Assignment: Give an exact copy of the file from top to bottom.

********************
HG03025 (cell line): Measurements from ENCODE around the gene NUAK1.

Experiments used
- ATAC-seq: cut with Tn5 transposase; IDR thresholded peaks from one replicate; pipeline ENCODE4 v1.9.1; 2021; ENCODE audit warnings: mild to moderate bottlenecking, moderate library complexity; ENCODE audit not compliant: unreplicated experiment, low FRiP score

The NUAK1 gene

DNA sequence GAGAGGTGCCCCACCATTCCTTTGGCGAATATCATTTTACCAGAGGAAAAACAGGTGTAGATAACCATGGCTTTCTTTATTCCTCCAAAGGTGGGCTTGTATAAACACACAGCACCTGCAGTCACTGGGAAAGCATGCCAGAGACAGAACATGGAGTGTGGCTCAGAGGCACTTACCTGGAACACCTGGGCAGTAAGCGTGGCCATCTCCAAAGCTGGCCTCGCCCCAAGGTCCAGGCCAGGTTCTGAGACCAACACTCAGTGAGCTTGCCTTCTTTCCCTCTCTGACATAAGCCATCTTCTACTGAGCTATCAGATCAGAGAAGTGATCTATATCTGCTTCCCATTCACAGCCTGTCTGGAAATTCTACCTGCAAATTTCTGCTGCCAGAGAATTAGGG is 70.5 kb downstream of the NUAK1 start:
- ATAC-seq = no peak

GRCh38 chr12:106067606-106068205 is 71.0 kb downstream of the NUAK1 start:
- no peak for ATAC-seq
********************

HG03025 (cell line): Measurements from ENCODE around the gene NUAK1.

Experiments used
- ATAC-seq: cut with Tn5 transposase; IDR thresholded peaks from one replicate; pipeline ENCODE4 v1.9.1; 2021; ENCODE audit warnings: mild to moderate bottlenecking, moderate library complexity; ENCODE audit not compliant: unreplicated experiment, low FRiP score

The NUAK1 gene

DNA sequence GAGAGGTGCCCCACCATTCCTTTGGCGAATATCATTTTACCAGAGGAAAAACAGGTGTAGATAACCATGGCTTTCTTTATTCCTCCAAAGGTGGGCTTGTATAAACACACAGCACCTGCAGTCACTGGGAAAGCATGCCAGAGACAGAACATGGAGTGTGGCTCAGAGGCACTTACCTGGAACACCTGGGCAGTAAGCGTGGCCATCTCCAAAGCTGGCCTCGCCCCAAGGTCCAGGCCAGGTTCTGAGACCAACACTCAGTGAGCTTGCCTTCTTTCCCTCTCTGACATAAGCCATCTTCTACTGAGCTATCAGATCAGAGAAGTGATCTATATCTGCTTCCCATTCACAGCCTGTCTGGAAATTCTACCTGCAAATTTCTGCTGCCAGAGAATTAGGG is 70.5 kb downstream of the NUAK1 start:
- ATAC-seq = no peak

GRCh38 chr12:106067606-106068205 is 71.0 kb downstream of the NUAK1 start:
- no peak for ATAC-seq